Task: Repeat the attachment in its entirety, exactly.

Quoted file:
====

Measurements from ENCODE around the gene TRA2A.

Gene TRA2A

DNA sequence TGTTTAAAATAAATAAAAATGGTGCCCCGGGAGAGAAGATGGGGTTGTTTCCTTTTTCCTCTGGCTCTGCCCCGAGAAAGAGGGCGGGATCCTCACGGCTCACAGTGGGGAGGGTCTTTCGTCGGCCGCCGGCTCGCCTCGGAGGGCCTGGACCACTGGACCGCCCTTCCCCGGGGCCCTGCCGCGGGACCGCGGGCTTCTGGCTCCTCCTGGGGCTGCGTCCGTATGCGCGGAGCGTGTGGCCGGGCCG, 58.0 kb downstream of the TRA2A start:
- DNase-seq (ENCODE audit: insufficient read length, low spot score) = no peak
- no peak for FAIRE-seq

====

Measurements from ENCODE around the gene TRA2A.

Gene TRA2A

DNA sequence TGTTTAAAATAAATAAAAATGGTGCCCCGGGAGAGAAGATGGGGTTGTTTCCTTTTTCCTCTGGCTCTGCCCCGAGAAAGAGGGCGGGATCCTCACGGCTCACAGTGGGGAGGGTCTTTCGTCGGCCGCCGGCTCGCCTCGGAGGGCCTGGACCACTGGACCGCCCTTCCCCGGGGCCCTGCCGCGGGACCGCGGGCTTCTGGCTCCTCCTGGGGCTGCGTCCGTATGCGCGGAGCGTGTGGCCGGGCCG, 58.0 kb downstream of the TRA2A start:
- DNase-seq (ENCODE audit: insufficient read length, low spot score) = no peak
- no peak for FAIRE-seq